Super Bowl 50 Opening Night: Welcome to the Worst Party of the Year
If you had to ask me when The Event Formerly Known As Super Bowl Media Day detached from its last infinitesimal strands of irony and floated off into an orbit of outright tedium, I’d probably say it was the moment I watched Miss Universe attempt to interview a human being marooned inside a giant inflatable football costume.
This was a thing that really happened on Monday, and to be honest with you, it wasn’t particularly funny or clever, not on any level. And that’s when I started to yearn for the drugs to take hold, except that I’d neglected either to bring any or to purchase some from the dude openly smoking a blunt outside the Super Bowl Media Center in front of a small army of police officers in downtown San Francisco that afternoon, which was starting to feel like the only honest act I’d witnessed all day long.
So allow me to issue an apology to my editor. This was supposed to be a fun-filled and cheeky account of the rampant clusterfuck which was once Super Bowl Media Day, but which is now known as “Super Bowl Opening Night,” and was held Monday evening in prime time (and also with Prime Time) inside a hockey arena in San Jose (because what the hell else would you expect from a Super Bowl that has as much to do with the character of San Francisco as a box of Rice-A-Roni)? But here’s my problem, boss: I’m not sure if such a thing is possible anymore. I think the change of name was a full-on recognition by the National Football League that media day is no longer about the media at all, that it is purely an exhibitionistic display of pseudo-absurdist stunts that have as much in common with an authentic journalistic transaction as a hard-hitting interview with a particularly charismatic head of cabbage.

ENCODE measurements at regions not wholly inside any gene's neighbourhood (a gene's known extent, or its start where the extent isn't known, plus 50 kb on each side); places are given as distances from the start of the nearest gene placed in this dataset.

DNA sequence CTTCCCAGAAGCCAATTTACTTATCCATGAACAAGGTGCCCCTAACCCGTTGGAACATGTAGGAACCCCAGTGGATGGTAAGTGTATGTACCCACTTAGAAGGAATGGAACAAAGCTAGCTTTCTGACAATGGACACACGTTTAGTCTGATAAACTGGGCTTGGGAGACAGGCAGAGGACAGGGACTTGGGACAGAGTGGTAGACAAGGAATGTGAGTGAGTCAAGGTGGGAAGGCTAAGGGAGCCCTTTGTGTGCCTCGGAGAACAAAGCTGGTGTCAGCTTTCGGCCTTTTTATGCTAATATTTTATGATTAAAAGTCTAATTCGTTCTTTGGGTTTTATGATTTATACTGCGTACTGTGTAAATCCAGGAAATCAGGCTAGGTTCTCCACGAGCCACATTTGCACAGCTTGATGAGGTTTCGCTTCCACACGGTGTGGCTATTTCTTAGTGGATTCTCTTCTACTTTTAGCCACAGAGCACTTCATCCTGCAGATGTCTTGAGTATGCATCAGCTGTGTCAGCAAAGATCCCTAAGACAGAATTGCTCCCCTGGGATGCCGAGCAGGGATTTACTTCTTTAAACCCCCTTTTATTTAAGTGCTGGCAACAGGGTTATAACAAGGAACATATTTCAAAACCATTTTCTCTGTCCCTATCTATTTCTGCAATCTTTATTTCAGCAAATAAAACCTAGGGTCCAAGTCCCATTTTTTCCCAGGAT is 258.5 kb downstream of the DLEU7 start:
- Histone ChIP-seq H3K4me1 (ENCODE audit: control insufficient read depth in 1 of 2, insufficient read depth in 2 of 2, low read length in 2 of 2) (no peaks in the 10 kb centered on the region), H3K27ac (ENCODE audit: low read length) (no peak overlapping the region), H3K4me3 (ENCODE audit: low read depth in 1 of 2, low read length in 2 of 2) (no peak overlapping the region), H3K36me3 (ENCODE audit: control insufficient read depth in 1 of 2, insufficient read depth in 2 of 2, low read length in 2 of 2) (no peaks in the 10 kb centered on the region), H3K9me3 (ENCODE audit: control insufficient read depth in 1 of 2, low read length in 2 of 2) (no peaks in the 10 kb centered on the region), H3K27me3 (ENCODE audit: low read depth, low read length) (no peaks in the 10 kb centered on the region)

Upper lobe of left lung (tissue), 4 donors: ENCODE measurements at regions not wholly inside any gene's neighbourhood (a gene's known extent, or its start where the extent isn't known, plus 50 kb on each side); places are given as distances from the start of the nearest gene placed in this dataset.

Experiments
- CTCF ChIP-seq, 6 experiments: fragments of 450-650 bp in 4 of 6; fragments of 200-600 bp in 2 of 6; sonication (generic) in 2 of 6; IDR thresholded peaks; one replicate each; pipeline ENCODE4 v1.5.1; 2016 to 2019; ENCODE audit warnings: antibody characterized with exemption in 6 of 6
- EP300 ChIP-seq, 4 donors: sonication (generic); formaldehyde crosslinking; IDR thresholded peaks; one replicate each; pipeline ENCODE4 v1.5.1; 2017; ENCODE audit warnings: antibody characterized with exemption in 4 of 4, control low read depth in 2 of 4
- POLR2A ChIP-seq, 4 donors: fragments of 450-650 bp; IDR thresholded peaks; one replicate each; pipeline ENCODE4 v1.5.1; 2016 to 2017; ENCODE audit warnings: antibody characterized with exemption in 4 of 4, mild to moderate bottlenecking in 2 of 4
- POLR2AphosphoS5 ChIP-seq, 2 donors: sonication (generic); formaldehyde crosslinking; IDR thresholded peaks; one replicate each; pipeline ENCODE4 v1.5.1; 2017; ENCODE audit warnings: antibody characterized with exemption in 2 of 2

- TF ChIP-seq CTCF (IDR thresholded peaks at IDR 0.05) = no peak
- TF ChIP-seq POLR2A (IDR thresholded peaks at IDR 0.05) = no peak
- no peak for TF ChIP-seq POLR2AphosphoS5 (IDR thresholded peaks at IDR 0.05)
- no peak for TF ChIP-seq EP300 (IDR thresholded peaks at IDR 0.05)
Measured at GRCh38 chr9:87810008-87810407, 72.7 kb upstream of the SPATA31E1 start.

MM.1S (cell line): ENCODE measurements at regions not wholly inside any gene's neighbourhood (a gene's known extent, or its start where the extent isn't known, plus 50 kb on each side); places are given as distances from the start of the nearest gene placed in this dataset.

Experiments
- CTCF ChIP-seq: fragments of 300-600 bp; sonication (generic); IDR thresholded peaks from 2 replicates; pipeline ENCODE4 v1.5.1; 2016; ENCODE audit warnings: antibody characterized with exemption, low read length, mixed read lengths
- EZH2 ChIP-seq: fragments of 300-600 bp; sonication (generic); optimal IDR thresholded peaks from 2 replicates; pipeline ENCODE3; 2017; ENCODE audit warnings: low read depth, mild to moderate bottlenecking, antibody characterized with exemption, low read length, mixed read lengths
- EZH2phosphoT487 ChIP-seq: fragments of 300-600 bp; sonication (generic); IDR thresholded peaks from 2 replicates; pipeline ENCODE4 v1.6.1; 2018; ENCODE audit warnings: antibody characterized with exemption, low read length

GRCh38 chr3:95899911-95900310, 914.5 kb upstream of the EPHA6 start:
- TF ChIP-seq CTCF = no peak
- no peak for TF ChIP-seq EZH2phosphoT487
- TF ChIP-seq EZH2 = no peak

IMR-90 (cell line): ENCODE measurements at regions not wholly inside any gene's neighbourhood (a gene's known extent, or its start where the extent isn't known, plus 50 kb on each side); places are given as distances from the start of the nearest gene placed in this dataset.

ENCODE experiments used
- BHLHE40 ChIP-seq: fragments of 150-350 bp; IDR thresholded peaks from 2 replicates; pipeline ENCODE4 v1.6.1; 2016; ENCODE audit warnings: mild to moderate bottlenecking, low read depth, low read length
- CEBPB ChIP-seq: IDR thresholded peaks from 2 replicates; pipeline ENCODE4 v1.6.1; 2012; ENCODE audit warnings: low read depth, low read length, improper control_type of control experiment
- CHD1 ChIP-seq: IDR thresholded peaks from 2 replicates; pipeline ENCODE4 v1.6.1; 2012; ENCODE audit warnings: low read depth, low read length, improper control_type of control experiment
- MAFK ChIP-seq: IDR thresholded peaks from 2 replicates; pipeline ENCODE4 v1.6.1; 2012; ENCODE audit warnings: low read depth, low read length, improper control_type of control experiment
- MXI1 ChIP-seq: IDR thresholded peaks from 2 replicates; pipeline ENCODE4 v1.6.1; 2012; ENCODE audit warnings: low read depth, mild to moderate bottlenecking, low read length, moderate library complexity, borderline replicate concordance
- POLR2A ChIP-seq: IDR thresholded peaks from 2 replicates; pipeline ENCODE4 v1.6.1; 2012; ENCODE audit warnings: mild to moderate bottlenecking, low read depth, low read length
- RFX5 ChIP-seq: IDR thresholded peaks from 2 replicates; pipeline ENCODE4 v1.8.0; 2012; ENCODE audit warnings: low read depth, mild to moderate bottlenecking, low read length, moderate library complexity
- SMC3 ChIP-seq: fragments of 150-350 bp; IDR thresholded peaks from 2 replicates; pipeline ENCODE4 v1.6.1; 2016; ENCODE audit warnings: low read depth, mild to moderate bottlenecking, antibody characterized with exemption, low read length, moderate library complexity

And this is the problem. Because it’s hard to be ironic when you’re not really subverting anything.
I mean, don’t get me wrong, there were literally hundreds of earnest, hard-working sportswriters in dad jeans pacing the floor of the SAP Center, but none of them had come to expect any sort of actual productivity out of this evening. This was a night that had long ago been ceded to the cranks and the kooks, to the guy from some Spanish-language channel dressed in clown makeup, to the dude from some other Spanish-language broadcast who was holding a conversation with identical sock puppets that looked vaguely like Tony Romo, to the guy dressed in the head-to-toe bright orange jumpsuit who appeared to be slowly suffocating and to the Broncos-themed leprechaun who called himself Rocky and handed out business cards to everyone in attendance.